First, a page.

Tiffany Scott continues to present her best

Former pair champion coaches and produces

Tiffany Scott and Philip Dulebohn performing at the holiday show at Longwood Gardens.
Tiffany Scott and Philip Dulebohn performing at the holiday show at Longwood Gardens. (courtesy of Tiffany Scott)


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By Lois Elfman, special to
(05/07/2009) - Although 2003 U.S. pair champions Tiffany Scott and Philip Dulebohn ended their competitive partnership in 2005, the duo remains intertwined on and off the ice. Both of them coach at the University of Delaware and see each other pretty much every day. They also perform professionally, most notably, at an annual holiday show produced by Scott and Dulebohn's friend, Dirke Baker.

"We've done the show for three years and Philip and I have skated each year," said Scott of the show that runs from Thanksgiving to Jan. 11, at Longwood Gardens in Kennett Square, Pa. "Every year I never know how long I'm going to last because I'm getting older. But it's so much fun that each year I want to do it again."

The show usually involves four skaters for each performance. So that no one gets exhausted, they rotate among five different casts.

Scott, 32, is also sought after to choreograph and stage other productions. She served as artistic director for the Skating Club of Wilmington club show that was held in late April.

"It was a pretty large production with props and a theme and about 150 kids in it," she said.

Although raised in Massachusetts, Delaware has been Scott's home for almost 13 years. It's where she met her husband of four years, Brian Pryor, who is graduating from medical school on May 31. He'll be doing a surgical residency in Philadelphia, so they'll remain based in the area for at least the next five to seven years (in case he opts for a post-residency fellowship). After that, they'll see where his career takes them.

He accompanied her to USFS Governing Council in Buffalo last weekend and then they took off for a romantic anniversary trip to Niagara Falls, where Pryor proposed during a sunrise hike.

Life moves forward, but Scott does occasionally wax nostalgic about her competitive days, which included four trips to the world championships with Dulebohn (2000-03) and the 2002 Olympic Winter Games.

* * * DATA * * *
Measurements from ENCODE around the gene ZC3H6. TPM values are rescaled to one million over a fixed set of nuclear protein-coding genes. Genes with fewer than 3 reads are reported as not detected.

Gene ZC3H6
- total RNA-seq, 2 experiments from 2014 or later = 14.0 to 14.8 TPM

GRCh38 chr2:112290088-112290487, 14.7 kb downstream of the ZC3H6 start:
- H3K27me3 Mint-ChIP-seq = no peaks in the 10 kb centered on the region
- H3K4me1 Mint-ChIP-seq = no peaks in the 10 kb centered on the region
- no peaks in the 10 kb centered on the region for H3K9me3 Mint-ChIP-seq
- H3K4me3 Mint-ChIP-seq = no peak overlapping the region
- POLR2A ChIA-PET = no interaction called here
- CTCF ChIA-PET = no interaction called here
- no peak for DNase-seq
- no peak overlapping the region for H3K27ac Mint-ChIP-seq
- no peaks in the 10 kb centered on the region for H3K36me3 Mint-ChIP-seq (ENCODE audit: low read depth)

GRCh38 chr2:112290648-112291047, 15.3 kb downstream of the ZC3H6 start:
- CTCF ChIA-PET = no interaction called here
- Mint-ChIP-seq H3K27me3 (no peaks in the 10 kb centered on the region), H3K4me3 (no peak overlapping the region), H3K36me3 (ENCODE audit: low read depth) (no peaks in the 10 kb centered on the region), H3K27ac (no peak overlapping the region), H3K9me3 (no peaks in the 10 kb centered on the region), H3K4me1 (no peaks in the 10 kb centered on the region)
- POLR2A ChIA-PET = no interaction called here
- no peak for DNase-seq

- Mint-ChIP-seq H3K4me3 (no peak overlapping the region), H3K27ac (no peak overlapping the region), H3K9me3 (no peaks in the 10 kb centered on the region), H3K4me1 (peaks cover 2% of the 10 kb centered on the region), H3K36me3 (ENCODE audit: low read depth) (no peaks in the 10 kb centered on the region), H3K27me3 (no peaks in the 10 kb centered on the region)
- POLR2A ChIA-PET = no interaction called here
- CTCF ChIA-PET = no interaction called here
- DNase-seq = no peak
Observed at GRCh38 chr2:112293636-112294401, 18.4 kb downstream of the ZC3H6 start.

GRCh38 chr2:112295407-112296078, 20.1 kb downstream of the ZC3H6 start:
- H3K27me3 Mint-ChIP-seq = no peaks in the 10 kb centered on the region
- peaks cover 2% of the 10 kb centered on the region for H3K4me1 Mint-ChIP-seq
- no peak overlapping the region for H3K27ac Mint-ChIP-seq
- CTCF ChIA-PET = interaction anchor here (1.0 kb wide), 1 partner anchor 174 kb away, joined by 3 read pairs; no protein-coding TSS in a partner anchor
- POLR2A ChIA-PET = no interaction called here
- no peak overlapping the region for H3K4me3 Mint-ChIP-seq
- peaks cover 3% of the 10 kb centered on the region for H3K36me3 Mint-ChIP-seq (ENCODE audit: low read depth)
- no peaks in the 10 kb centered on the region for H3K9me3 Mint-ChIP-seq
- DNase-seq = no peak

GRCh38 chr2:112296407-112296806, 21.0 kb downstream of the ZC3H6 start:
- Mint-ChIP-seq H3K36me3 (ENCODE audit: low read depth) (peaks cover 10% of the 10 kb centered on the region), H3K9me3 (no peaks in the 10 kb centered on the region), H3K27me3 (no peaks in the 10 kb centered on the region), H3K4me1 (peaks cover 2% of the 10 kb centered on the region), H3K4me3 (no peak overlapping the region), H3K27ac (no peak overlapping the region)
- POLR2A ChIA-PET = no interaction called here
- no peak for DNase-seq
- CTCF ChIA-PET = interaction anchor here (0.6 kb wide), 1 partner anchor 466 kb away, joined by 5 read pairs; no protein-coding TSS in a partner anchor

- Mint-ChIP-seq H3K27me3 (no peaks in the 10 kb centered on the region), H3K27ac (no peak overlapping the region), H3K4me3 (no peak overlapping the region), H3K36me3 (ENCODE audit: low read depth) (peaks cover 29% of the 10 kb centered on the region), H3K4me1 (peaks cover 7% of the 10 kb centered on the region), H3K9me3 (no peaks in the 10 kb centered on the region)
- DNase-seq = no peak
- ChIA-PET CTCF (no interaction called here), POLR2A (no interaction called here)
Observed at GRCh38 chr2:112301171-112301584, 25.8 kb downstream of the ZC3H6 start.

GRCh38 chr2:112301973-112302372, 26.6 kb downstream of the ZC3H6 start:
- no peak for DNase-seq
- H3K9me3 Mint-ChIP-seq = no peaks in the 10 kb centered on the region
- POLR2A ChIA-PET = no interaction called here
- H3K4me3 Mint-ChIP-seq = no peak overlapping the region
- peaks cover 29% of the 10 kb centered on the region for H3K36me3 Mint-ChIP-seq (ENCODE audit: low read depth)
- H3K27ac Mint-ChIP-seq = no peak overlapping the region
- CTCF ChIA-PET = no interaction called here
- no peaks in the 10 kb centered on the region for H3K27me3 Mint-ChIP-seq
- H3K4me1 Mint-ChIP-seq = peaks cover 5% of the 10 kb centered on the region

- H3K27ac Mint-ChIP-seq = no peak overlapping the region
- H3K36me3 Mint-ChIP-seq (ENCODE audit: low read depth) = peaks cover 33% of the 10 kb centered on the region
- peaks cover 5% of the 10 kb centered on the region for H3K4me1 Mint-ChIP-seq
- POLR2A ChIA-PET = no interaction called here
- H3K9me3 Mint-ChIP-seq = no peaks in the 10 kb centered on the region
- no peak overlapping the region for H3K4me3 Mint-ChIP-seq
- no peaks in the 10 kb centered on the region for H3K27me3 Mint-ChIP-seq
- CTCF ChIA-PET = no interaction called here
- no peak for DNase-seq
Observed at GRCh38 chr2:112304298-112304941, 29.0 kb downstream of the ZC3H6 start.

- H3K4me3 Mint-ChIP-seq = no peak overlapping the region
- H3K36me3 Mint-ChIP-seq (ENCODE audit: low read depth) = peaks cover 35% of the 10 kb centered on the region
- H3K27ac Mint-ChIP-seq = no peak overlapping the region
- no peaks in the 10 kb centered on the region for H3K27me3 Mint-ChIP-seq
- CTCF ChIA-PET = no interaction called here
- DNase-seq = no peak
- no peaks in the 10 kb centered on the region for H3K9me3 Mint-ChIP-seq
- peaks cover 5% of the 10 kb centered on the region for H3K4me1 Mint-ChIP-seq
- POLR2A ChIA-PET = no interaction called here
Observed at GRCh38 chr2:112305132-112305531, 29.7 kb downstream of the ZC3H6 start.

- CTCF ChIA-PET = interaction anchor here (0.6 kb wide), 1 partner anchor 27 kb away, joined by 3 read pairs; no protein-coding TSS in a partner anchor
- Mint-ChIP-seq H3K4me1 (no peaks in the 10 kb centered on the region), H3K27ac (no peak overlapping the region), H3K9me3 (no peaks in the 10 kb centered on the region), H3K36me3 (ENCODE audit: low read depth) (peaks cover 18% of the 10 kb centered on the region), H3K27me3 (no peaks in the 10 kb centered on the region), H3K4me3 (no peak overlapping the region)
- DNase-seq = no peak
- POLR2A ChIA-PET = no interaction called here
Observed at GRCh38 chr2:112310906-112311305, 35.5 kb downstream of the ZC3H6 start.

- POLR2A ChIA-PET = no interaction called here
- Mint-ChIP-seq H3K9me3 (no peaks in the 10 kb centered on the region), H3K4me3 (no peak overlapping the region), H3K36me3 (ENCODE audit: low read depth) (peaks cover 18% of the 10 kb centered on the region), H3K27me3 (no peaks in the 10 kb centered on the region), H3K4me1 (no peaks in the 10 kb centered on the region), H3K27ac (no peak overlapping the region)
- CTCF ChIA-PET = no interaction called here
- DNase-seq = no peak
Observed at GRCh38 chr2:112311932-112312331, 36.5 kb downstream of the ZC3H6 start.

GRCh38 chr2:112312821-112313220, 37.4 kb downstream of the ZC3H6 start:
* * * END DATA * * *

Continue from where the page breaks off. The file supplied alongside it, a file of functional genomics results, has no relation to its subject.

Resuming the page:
"Every now and then I'll miss a few things about competing," she said. "But as for the day to day training, I put in my time and I was done.

"The Olympics were amazing. Not only that, but Philip and I accomplished so much together. It was more about us becoming the best skaters we personally could. I really felt that I achieved that."

In addition to her company, TaDa Productions, Scott coaches. "Mostly singles right now. We did have a pair team, but they're not skating together anymore. That was a short-lived experience. You know how that goes," she said. She team teaches with other coaches at the rink and has students of all ages.

She and Baker also have a small clothing company, also called TaDa, where they do some dresses and other accessories for skaters. Scott designed her own wedding dress and her mother made it. "It was exactly what I wanted," Scott said. "I love beads and sparkles, I'm a girlie girl."

Scott graduated from the University of Delaware last May with a degree in nutrition, and she does some nutritional consulting. "Setting up a nutrition plan and helping them achieve their weight goals and things like that," she said. "I enjoy doing that."

Unlike short-lived pair teams, Scott's partnership with Dulebohn endured for years, and it was precisely because of their longevity that they were able to attain their goals, such as an Olympic berth.

"We always did whatever it would take to achieve those goals together," Scott explained. "Even if we didn't necessarily agree with each other, we would still work through things. What you create with your partner is something very unique. You'll have those lifelong memories. To give it up over something silly is pointless."

She wears her Olympic ring every day and also has a small Olympic tattoo on her hip as constant reminders of what she accomplished. Right now, her other memorabilia-medals, trophies, costumes and credentials-are packed away, as she and Pryor are in the process of making a sports bar in their basement.

If the bar includes a television set or video screen, Scott can play her most memorable performance-the free skate from the 2003 World Championships in Washington, D.C.

"We skated a clean long and had a standing ovation," she said. "All of our friends and family were there. Everything kind of came together. Philip and I realized we had made it through everything. It was the culmination of all our hard work."